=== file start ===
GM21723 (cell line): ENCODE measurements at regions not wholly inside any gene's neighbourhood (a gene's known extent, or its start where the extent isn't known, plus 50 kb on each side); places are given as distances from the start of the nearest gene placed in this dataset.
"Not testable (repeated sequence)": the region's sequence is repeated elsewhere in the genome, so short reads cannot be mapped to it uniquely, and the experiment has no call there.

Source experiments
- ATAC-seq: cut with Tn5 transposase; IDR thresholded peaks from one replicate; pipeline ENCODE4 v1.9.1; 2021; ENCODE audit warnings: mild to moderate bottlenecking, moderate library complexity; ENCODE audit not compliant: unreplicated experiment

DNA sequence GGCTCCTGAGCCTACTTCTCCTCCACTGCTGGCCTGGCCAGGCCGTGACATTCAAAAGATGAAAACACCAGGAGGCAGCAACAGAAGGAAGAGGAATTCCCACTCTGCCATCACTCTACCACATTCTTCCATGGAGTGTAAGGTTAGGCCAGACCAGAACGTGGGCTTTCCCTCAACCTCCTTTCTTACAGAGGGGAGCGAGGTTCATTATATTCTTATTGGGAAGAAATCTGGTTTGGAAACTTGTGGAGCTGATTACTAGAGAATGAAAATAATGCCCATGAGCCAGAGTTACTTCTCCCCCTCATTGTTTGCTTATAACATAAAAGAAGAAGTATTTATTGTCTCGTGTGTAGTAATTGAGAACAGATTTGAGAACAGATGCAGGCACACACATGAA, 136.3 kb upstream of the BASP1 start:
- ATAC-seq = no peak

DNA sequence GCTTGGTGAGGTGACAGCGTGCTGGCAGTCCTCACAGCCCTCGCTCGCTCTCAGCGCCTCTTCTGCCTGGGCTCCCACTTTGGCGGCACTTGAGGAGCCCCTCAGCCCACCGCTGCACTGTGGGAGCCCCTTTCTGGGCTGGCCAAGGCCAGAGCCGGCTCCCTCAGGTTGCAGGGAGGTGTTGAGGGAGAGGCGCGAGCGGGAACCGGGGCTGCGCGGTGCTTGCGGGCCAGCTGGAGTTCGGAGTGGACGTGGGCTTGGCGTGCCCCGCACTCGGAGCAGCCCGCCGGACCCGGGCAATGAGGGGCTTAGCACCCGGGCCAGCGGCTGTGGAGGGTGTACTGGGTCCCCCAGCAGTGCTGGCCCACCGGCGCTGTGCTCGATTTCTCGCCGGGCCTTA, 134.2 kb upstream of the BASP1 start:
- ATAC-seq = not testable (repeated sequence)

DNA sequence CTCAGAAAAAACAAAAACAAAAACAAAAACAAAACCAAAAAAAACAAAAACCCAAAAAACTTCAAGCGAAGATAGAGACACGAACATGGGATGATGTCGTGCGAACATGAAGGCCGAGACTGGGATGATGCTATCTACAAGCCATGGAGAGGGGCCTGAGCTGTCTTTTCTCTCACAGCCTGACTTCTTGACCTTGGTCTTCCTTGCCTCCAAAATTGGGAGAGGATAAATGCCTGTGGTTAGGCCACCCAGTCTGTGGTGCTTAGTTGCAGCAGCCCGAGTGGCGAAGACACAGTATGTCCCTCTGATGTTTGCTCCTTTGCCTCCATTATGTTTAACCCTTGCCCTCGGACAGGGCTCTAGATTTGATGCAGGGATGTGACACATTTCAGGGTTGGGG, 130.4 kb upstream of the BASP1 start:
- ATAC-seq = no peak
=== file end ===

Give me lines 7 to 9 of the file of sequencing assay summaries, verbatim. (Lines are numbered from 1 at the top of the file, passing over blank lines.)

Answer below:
DNA sequence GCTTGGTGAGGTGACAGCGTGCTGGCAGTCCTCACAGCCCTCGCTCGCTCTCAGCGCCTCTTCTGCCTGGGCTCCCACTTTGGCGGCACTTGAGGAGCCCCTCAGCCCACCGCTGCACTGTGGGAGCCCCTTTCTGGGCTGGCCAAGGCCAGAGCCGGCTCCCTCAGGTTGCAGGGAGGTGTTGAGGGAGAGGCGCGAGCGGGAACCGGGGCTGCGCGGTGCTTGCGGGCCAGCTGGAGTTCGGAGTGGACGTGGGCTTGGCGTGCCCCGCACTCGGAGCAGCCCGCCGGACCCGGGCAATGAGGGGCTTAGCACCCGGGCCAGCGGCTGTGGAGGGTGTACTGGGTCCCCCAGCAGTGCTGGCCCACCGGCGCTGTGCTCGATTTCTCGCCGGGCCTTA, 134.2 kb upstream of the BASP1 start:
- ATAC-seq = not testable (repeated sequence)

DNA sequence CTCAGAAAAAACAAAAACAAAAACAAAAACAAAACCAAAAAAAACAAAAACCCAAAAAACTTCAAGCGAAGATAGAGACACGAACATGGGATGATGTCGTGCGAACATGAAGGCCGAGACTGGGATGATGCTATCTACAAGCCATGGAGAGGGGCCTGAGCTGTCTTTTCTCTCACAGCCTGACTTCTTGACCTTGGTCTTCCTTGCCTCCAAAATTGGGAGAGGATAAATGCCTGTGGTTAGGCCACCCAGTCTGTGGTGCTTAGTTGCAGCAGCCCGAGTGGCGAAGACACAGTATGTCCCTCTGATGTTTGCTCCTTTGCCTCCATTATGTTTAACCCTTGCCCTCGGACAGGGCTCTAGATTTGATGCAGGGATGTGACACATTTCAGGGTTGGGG, 130.4 kb upstream of the BASP1 start: